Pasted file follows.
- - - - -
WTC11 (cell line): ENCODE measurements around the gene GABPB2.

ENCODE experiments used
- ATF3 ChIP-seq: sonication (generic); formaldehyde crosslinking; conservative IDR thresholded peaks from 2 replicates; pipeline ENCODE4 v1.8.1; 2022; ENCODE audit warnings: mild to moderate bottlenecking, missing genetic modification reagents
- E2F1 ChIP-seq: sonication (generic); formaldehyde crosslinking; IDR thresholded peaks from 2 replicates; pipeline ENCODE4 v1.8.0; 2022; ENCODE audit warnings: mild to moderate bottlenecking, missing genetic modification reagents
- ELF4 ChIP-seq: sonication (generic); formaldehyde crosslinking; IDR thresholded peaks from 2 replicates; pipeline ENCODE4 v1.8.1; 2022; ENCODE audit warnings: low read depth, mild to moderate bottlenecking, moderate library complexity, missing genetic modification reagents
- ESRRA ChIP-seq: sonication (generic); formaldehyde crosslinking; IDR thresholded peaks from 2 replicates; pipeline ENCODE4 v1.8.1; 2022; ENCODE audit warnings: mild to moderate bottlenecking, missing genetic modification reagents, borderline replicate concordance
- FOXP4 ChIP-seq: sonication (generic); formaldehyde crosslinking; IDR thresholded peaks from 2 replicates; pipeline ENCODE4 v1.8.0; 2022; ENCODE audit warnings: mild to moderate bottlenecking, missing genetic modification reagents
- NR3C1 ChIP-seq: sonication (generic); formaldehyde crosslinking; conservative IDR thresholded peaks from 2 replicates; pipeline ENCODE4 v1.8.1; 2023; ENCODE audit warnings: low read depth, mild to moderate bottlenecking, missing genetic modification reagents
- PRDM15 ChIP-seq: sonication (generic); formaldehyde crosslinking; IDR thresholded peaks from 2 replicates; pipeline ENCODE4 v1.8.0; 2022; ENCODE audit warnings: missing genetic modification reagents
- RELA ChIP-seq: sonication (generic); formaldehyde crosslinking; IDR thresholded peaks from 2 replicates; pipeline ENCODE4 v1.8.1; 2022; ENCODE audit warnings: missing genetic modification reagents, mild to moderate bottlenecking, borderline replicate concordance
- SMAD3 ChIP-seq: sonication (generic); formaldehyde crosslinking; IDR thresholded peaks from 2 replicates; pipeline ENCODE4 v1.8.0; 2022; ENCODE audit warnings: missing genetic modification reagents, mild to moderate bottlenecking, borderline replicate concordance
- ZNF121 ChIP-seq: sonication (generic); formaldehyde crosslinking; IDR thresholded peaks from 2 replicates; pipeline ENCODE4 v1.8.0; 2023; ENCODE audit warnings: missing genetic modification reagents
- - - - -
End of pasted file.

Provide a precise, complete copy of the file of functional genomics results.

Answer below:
WTC11 (cell line): ENCODE measurements around the gene GABPB2.

ENCODE experiments used
- ATF3 ChIP-seq: sonication (generic); formaldehyde crosslinking; conservative IDR thresholded peaks from 2 replicates; pipeline ENCODE4 v1.8.1; 2022; ENCODE audit warnings: mild to moderate bottlenecking, missing genetic modification reagents
- E2F1 ChIP-seq: sonication (generic); formaldehyde crosslinking; IDR thresholded peaks from 2 replicates; pipeline ENCODE4 v1.8.0; 2022; ENCODE audit warnings: mild to moderate bottlenecking, missing genetic modification reagents
- ELF4 ChIP-seq: sonication (generic); formaldehyde crosslinking; IDR thresholded peaks from 2 replicates; pipeline ENCODE4 v1.8.1; 2022; ENCODE audit warnings: low read depth, mild to moderate bottlenecking, moderate library complexity, missing genetic modification reagents
- ESRRA ChIP-seq: sonication (generic); formaldehyde crosslinking; IDR thresholded peaks from 2 replicates; pipeline ENCODE4 v1.8.1; 2022; ENCODE audit warnings: mild to moderate bottlenecking, missing genetic modification reagents, borderline replicate concordance
- FOXP4 ChIP-seq: sonication (generic); formaldehyde crosslinking; IDR thresholded peaks from 2 replicates; pipeline ENCODE4 v1.8.0; 2022; ENCODE audit warnings: mild to moderate bottlenecking, missing genetic modification reagents
- NR3C1 ChIP-seq: sonication (generic); formaldehyde crosslinking; conservative IDR thresholded peaks from 2 replicates; pipeline ENCODE4 v1.8.1; 2023; ENCODE audit warnings: low read depth, mild to moderate bottlenecking, missing genetic modification reagents
- PRDM15 ChIP-seq: sonication (generic); formaldehyde crosslinking; IDR thresholded peaks from 2 replicates; pipeline ENCODE4 v1.8.0; 2022; ENCODE audit warnings: missing genetic modification reagents
- RELA ChIP-seq: sonication (generic); formaldehyde crosslinking; IDR thresholded peaks from 2 replicates; pipeline ENCODE4 v1.8.1; 2022; ENCODE audit warnings: missing genetic modification reagents, mild to moderate bottlenecking, borderline replicate concordance
- SMAD3 ChIP-seq: sonication (generic); formaldehyde crosslinking; IDR thresholded peaks from 2 replicates; pipeline ENCODE4 v1.8.0; 2022; ENCODE audit warnings: missing genetic modification reagents, mild to moderate bottlenecking, borderline replicate concordance
- ZNF121 ChIP-seq: sonication (generic); formaldehyde crosslinking; IDR thresholded peaks from 2 replicates; pipeline ENCODE4 v1.8.0; 2023; ENCODE audit warnings: missing genetic modification reagents